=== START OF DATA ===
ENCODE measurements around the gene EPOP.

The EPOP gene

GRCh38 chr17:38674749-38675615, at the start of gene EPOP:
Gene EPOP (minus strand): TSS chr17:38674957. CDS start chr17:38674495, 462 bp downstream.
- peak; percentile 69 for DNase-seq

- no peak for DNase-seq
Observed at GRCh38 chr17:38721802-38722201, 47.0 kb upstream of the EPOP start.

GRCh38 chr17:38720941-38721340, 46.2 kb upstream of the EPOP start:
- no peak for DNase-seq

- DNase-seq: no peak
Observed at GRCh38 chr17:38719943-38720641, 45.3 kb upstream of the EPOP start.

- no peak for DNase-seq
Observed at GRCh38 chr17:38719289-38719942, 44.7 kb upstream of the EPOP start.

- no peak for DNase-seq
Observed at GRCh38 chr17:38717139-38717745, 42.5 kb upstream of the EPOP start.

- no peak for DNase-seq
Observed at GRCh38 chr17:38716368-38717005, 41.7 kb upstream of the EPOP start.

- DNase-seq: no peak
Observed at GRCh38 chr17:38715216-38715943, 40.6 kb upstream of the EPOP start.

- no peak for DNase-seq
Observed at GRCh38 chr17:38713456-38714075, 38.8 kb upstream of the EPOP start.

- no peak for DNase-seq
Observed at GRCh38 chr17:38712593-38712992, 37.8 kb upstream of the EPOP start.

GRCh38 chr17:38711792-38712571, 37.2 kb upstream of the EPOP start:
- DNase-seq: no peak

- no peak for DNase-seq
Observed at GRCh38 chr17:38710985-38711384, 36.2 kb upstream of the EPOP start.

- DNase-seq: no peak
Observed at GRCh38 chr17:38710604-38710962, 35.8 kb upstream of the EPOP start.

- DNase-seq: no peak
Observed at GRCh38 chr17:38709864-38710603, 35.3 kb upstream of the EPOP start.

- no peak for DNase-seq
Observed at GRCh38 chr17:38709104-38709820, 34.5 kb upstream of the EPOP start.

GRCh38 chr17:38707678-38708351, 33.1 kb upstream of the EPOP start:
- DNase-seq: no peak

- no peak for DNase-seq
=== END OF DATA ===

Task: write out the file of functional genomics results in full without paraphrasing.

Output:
ENCODE measurements around the gene EPOP.

The EPOP gene

GRCh38 chr17:38674749-38675615, at the start of gene EPOP:
Gene EPOP (minus strand): TSS chr17:38674957. CDS start chr17:38674495, 462 bp downstream.
- peak; percentile 69 for DNase-seq

- no peak for DNase-seq
Observed at GRCh38 chr17:38721802-38722201, 47.0 kb upstream of the EPOP start.

GRCh38 chr17:38720941-38721340, 46.2 kb upstream of the EPOP start:
- no peak for DNase-seq

- DNase-seq: no peak
Observed at GRCh38 chr17:38719943-38720641, 45.3 kb upstream of the EPOP start.

- no peak for DNase-seq
Observed at GRCh38 chr17:38719289-38719942, 44.7 kb upstream of the EPOP start.

- no peak for DNase-seq
Observed at GRCh38 chr17:38717139-38717745, 42.5 kb upstream of the EPOP start.

- no peak for DNase-seq
Observed at GRCh38 chr17:38716368-38717005, 41.7 kb upstream of the EPOP start.

- DNase-seq: no peak
Observed at GRCh38 chr17:38715216-38715943, 40.6 kb upstream of the EPOP start.

- no peak for DNase-seq
Observed at GRCh38 chr17:38713456-38714075, 38.8 kb upstream of the EPOP start.

- no peak for DNase-seq
Observed at GRCh38 chr17:38712593-38712992, 37.8 kb upstream of the EPOP start.

GRCh38 chr17:38711792-38712571, 37.2 kb upstream of the EPOP start:
- DNase-seq: no peak

- no peak for DNase-seq
Observed at GRCh38 chr17:38710985-38711384, 36.2 kb upstream of the EPOP start.

- DNase-seq: no peak
Observed at GRCh38 chr17:38710604-38710962, 35.8 kb upstream of the EPOP start.

- DNase-seq: no peak
Observed at GRCh38 chr17:38709864-38710603, 35.3 kb upstream of the EPOP start.

- no peak for DNase-seq
Observed at GRCh38 chr17:38709104-38709820, 34.5 kb upstream of the EPOP start.

GRCh38 chr17:38707678-38708351, 33.1 kb upstream of the EPOP start:
- DNase-seq: no peak

- no peak for DNase-seq